Must-have Tools on Windows – Part 2 of 2

March 7, 2012 CSharp, Open Source, Silverlight, Windows Phone , , , ,

Every technologist has his favourite list of developer tools, applications and OS which they believe are indispensible and without them they would not be able to develop anything.  With time and changing focus, this list keeps changing.  Here’s my list of tools that I think you as a developer should have on your laptop.

Most of them are Open-Source or Freeware as I promote using Open-Source (and donating them) than buying products at premium price.  So it is possible that many excellent products have not made it to my list!

Must have Tools on Windows – Part 1 of 2 – Visit here


Source Control and Versioning (contd)


I would like to continue with the last section on Source Control of Part 1 of this article. 

Until the announcement of TFS “Express”, I was preferred using SubVersion and Mercurial but with I think TFS Express will be a game changer.  It would be an ideal source control system for teams smaller in size.  But until Microsoft launches it officially, I would continue with Subversion and Mercurial

Windows Shell TortoiseSVN for Subversion and TortoiseHG for Mercurial

Visual Studio PluginAnkhSVN for Subversion and VisualHG for Mercurial

Defect Management CollabNet allows collaboration of SVN repository with defect management tools such as JIRA, HP Quality Centre, and many more.  You can use it with Visual Studio or Eclipse as a plugin


Microsoft .NET development tools (contd)


SharpDevelop – If you don’t want to use Visual Studio Express editions then you can give a try to SharpDevelop.

CoffeeScript Compiler – If you are building Web Applications and are not familiar/used to writing JavaScript (or jQuery), you should give a try to CoffeeScript.  You can create complex JavaScript files easily using CoffeeScript and its compiler.

Storm – Other than SoapUI, Storm is a perfect tool to test cross-platform Web Services.

CruiseControl – There are several continuous integration software available in the market, but truly CruiseControl is the leader due to some obvious reasons (read: free, no-cost, no-royalty).  You can download the CCTray to get real-time build status of your projects.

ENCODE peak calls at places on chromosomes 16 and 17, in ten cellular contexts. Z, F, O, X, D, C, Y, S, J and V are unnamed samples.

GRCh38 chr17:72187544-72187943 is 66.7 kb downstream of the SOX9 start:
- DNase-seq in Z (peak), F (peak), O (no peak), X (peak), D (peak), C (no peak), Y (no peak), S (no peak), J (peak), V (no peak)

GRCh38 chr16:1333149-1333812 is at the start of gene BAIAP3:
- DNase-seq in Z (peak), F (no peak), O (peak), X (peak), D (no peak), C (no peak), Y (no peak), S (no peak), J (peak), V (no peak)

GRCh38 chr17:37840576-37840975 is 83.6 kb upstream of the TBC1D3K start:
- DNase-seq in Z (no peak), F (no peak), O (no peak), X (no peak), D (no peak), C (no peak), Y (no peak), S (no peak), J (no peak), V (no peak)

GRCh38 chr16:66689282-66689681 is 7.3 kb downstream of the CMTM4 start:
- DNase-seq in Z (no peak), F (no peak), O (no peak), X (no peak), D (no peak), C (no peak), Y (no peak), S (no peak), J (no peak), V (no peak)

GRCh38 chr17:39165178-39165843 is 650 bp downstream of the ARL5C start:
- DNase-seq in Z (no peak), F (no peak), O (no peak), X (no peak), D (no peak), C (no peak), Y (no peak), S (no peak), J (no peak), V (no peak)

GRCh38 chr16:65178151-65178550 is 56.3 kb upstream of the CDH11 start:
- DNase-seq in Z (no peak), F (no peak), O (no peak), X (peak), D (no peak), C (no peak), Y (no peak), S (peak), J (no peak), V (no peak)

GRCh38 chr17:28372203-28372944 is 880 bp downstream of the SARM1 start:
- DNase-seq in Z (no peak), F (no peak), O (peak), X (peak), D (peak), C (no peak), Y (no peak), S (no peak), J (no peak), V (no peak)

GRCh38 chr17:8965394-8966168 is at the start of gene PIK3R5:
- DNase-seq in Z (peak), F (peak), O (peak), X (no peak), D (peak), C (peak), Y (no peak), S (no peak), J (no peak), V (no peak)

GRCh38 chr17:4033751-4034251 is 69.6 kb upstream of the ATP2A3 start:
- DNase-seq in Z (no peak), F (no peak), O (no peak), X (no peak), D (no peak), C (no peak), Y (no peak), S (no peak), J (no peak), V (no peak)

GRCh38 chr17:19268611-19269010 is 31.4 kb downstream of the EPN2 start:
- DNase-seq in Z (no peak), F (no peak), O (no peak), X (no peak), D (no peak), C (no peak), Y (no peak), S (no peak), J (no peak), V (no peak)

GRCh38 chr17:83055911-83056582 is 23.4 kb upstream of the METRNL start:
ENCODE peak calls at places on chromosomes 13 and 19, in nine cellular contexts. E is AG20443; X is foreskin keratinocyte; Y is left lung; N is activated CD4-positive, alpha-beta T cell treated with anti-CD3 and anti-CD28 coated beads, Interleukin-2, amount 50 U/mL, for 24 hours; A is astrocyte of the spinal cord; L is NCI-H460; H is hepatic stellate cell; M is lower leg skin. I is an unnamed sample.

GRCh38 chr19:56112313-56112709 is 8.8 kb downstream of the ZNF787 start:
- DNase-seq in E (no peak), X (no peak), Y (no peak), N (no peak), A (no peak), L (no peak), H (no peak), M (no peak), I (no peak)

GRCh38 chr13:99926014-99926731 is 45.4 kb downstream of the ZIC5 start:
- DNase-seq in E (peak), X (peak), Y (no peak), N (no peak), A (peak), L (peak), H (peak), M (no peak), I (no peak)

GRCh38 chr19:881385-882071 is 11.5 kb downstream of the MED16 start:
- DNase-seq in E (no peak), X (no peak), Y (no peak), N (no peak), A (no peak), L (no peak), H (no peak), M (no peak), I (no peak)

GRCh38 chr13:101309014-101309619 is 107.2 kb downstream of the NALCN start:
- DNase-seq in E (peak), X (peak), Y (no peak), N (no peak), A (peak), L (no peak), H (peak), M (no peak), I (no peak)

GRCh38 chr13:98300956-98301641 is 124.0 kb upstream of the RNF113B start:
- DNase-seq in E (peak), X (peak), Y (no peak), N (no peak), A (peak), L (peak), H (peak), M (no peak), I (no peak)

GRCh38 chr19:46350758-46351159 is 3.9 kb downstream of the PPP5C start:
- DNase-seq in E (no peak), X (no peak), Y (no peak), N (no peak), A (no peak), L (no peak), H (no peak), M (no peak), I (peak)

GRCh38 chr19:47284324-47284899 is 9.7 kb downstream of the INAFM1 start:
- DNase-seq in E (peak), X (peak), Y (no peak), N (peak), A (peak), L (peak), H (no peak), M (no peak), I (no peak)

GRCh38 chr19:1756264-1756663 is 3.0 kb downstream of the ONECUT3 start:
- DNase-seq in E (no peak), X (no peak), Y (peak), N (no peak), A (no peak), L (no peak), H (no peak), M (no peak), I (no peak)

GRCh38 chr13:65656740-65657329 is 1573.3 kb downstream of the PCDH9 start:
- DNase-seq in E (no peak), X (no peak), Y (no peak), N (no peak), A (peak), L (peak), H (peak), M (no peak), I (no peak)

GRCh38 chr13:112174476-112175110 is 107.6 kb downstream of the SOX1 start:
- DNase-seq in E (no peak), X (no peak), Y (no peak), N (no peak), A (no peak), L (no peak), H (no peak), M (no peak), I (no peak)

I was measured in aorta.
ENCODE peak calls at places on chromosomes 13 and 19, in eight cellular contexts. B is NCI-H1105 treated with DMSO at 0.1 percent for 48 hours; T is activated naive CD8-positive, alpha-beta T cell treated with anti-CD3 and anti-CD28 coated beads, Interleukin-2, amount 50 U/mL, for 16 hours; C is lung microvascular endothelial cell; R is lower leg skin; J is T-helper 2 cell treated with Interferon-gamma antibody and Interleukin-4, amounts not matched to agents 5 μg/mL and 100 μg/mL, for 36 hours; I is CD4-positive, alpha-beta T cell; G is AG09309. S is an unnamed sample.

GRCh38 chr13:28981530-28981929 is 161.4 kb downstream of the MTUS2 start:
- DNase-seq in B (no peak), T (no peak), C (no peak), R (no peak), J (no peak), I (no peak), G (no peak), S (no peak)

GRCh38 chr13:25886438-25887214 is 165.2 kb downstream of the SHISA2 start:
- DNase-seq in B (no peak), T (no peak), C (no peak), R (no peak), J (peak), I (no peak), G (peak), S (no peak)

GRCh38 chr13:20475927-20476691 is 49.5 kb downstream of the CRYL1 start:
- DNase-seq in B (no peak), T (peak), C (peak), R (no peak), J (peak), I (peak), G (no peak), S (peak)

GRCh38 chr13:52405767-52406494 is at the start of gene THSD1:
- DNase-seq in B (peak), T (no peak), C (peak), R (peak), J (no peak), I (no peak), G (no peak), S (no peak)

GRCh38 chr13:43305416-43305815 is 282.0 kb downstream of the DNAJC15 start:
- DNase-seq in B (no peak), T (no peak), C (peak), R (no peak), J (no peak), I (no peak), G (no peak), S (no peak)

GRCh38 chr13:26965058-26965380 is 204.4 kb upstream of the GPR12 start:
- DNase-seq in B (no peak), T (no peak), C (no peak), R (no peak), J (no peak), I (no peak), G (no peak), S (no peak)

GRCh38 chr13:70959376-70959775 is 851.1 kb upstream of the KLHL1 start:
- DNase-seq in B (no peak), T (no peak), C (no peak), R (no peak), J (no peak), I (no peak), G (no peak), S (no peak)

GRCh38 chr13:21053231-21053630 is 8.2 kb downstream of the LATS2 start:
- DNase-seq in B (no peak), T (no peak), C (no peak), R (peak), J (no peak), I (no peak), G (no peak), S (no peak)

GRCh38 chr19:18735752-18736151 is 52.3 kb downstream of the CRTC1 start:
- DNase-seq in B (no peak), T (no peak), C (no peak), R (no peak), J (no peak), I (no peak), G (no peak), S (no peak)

SilverlightSpy – I have tried the Free-Edition and I must admit – If you are a Silverlight or Windows Phone developer (or designer), you must download and use this tool.

Tombstoning for Windows Phone – Tombstoning is a an undocumented yet a required feature of every Windows Phone application.  This library is the easiest way to manage tombstoning.

Nuget – If you are a .NET developer, having Nuget and Nuget Package Explorer are an absolute necessary tools.  You can explore various open-source frameworks/tools/packages available in the market

CInject – CInject is my contribution to Open-Source fraternity.  CInject allows code injection into any managed assembly without disassembling and recompiling it. It eases the inevitable task of injecting any code in single or multiple methods in one or many assemblies to intercept code for almost any purpose.  Read more here

StyleCop – StyleCop analyses C# source code to enforce a set of style and consistency rules. It can be run from inside of Visual Studio or integrated into an MSBuild project. StyleCop has also been integrated into many third-party development tools.


Database and Tools


MySQL – Almost all my blogging websites use MySQL as a backend.  It is light, fast, free and is most commonly available with all Website hosting packages.

Microsoft SQL 2008 Express and Compact – The express edition of SQL 2008 is really good unless you need over 4GB of data storage

Sterling – NoSQL database for Silverlight and Windows Phone platforms

Neo4j Community Edition – A graph-based, high performing, NoSQL database that is now widely accepted in several organizations

MongoDB – A document-storage based, scalable, high-performance NoSQL database

HeidiSQL – HeidiSQL is a lightweight, Windows based interface for managing MySQL and Microsoft SQL databases. It enables you to browse and edit data, create and edit tables, views, procedures, triggers and scheduled events. Also, you can export structure and data either to SQL file, clipboard or to other servers.


Other Windows Tools


Audacity – A perfect sound/video editor for your webcasts and recordings.  It can convert your audio files into various formats.

HyperCam – Screen activity and voice recorder that is an ideal for recording your webcasts.